In FY 2016, the UMass SNAP-Ed program reached 4,089 adults and 58,758 youth through direct education methods and a total of 232,241 adults and youth through indirect education methods.
Reaching Those in Need
- SNAP-Ed is delivered in the lowest income communities in Massachusetts.
- Adult participants were reached at adult education and training sites, community centers, elderly service centers, emergency food assistance sites, farmers' markets, SNAP offices, public housing sites, libraries, pregnant/parenting teen program sites, WIC Programs, supported housing/group homes, and public/community health centers located in low income areas.
- Preschool and youth participants were reached at Head Start Programs and daycare/preschool sites, schools in low income areas, summer recreation programs, parks, summer feeding sites, afterschool programs, and Boys & Girls Club sites.
Using Effective Methods
- SNAP-Ed staff and educators work with local collaborators to design and implement programs that will meet local needs (including workshop series, single session workshops, displays, food/cooking demonstrations, posters, newsletters, and follow-up enrichment materials).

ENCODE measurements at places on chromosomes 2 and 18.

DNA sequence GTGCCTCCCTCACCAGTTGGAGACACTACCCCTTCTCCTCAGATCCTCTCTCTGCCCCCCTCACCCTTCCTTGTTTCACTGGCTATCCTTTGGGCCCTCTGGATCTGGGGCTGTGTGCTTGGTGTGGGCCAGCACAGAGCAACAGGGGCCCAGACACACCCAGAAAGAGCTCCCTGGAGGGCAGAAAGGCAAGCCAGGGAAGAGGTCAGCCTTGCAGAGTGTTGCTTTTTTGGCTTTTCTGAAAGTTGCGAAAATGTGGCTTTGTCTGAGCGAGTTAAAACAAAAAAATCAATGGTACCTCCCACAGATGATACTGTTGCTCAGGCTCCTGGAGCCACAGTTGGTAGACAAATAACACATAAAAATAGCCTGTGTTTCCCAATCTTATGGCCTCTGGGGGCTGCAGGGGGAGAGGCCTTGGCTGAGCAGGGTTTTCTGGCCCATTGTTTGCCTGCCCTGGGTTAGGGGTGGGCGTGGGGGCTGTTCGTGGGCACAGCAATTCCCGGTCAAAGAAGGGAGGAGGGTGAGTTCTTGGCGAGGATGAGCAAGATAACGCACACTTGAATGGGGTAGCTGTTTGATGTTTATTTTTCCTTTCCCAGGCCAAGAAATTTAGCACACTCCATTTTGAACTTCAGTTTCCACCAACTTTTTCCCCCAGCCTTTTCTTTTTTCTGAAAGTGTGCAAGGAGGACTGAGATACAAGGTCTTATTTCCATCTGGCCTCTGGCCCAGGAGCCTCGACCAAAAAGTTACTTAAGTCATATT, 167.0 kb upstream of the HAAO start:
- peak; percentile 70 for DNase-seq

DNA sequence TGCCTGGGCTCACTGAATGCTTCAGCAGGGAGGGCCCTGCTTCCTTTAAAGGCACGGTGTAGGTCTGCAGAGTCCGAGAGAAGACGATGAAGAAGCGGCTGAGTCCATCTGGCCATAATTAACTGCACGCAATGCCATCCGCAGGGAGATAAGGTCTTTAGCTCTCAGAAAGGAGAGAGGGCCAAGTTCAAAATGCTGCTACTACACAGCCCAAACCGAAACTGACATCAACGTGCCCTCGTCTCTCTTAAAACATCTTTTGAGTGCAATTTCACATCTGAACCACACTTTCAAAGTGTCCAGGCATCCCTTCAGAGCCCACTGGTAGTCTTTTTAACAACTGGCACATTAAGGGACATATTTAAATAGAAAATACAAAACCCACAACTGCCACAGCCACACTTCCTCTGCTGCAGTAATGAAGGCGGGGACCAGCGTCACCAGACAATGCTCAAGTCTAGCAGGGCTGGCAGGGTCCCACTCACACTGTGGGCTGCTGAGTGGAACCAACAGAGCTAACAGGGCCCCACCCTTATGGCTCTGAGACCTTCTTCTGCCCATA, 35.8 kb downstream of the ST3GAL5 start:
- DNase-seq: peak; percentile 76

- SNAP-Ed provides newsletters and follow-up nutrition education materials to parents of participating youth to reinforce what their children have learned.
- SNAP-Ed provides follow-up materials for teachers, nurses, and food service staff in schools where SNAP-Ed educators conduct a series of lessons.
- A blog provided weekly tips available to all SNAP participants for making the most of their SNAP benefits.
Changing Youth Behaviors
Pre and Post Surveys of grade 3-5 youth showed the following changes after program participation:
- 23.8% more often ate vegetables*
- 20.7% more often ate fruits*
- 24.6% were physically active more often*
*the change in mean score from pre to post was significant at the p<0.000 level
Pre and Post Surveys of grade 6-8 youth showed the following changes after program participation:
- 34.1% more often ate vegetables*
- 35.4% more often ate fruits*
- 33.3% were physically active more often*
- 29.1% were spending less time watching TV or movies, playing electronic video games, or using the computer for something that is not school work*
*the change in mean score from pre to post was significant at the p<.000 level
Involving the Community
- Staff at 6 SNAP-Ed sites worked with 110 collaborating schools and agencies to develop and implement SNAP-Ed in FY 2016.
- Program activities were delivered at:
- 209 public schools
- 40 youth education/recreation sites
- 38 farmers' markets
- 26 Head Start program sites
- 20 SNAP office sites
- 16 adult education and job training sites
- 13 public housing sites
- 12 community centers
- 10 supported housing/group homes
- 9 emergency food assistance sites
- 5 WIC Programs
- 5 elderly service centers
- 4 public/community health centers
- 4 private schools
- 2 churches
- 2 shelters
- 1 pregnant and parenting teen program site
- 1 library
- 1 conference center
- 1 extension office